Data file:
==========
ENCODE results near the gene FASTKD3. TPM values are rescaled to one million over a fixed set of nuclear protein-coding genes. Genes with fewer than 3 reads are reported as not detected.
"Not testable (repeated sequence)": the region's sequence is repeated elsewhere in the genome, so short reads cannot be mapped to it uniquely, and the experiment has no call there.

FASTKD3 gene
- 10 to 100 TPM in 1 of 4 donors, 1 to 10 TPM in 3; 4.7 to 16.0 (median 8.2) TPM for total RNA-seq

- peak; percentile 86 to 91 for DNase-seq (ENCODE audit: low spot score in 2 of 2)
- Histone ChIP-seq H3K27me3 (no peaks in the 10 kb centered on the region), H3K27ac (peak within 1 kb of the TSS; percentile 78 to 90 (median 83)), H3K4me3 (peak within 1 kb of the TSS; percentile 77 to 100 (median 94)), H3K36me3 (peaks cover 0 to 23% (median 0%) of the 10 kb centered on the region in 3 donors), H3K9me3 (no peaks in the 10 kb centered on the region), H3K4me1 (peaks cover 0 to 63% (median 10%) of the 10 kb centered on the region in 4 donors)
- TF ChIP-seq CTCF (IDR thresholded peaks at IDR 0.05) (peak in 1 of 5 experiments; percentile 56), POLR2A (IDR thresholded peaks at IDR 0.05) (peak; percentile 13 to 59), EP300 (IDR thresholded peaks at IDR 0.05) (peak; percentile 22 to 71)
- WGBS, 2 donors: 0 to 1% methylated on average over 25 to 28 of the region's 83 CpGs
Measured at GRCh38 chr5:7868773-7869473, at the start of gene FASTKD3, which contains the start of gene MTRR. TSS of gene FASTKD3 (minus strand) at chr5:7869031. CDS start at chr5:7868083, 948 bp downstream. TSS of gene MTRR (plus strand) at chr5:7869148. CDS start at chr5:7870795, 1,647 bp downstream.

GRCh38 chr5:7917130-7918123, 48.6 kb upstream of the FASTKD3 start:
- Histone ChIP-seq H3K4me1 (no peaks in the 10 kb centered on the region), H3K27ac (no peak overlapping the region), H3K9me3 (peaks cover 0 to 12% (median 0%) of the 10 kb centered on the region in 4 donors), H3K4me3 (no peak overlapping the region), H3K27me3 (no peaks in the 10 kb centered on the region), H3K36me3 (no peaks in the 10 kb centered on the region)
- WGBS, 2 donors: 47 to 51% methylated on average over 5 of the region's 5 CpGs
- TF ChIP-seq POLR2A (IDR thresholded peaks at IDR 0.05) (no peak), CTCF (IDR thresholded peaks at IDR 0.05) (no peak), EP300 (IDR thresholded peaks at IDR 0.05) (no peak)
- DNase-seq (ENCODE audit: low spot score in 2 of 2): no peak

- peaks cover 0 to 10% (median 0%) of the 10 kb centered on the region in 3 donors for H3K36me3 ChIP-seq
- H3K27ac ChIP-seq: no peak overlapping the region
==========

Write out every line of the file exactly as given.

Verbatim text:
ENCODE results near the gene FASTKD3. TPM values are rescaled to one million over a fixed set of nuclear protein-coding genes. Genes with fewer than 3 reads are reported as not detected.
"Not testable (repeated sequence)": the region's sequence is repeated elsewhere in the genome, so short reads cannot be mapped to it uniquely, and the experiment has no call there.

FASTKD3 gene
- 10 to 100 TPM in 1 of 4 donors, 1 to 10 TPM in 3; 4.7 to 16.0 (median 8.2) TPM for total RNA-seq

- peak; percentile 86 to 91 for DNase-seq (ENCODE audit: low spot score in 2 of 2)
- Histone ChIP-seq H3K27me3 (no peaks in the 10 kb centered on the region), H3K27ac (peak within 1 kb of the TSS; percentile 78 to 90 (median 83)), H3K4me3 (peak within 1 kb of the TSS; percentile 77 to 100 (median 94)), H3K36me3 (peaks cover 0 to 23% (median 0%) of the 10 kb centered on the region in 3 donors), H3K9me3 (no peaks in the 10 kb centered on the region), H3K4me1 (peaks cover 0 to 63% (median 10%) of the 10 kb centered on the region in 4 donors)
- TF ChIP-seq CTCF (IDR thresholded peaks at IDR 0.05) (peak in 1 of 5 experiments; percentile 56), POLR2A (IDR thresholded peaks at IDR 0.05) (peak; percentile 13 to 59), EP300 (IDR thresholded peaks at IDR 0.05) (peak; percentile 22 to 71)
- WGBS, 2 donors: 0 to 1% methylated on average over 25 to 28 of the region's 83 CpGs
Measured at GRCh38 chr5:7868773-7869473, at the start of gene FASTKD3, which contains the start of gene MTRR. TSS of gene FASTKD3 (minus strand) at chr5:7869031. CDS start at chr5:7868083, 948 bp downstream. TSS of gene MTRR (plus strand) at chr5:7869148. CDS start at chr5:7870795, 1,647 bp downstream.

GRCh38 chr5:7917130-7918123, 48.6 kb upstream of the FASTKD3 start:
- Histone ChIP-seq H3K4me1 (no peaks in the 10 kb centered on the region), H3K27ac (no peak overlapping the region), H3K9me3 (peaks cover 0 to 12% (median 0%) of the 10 kb centered on the region in 4 donors), H3K4me3 (no peak overlapping the region), H3K27me3 (no peaks in the 10 kb centered on the region), H3K36me3 (no peaks in the 10 kb centered on the region)
- WGBS, 2 donors: 47 to 51% methylated on average over 5 of the region's 5 CpGs
- TF ChIP-seq POLR2A (IDR thresholded peaks at IDR 0.05) (no peak), CTCF (IDR thresholded peaks at IDR 0.05) (no peak), EP300 (IDR thresholded peaks at IDR 0.05) (no peak)
- DNase-seq (ENCODE audit: low spot score in 2 of 2): no peak

- peaks cover 0 to 10% (median 0%) of the 10 kb centered on the region in 3 donors for H3K36me3 ChIP-seq
- H3K27ac ChIP-seq: no peak overlapping the region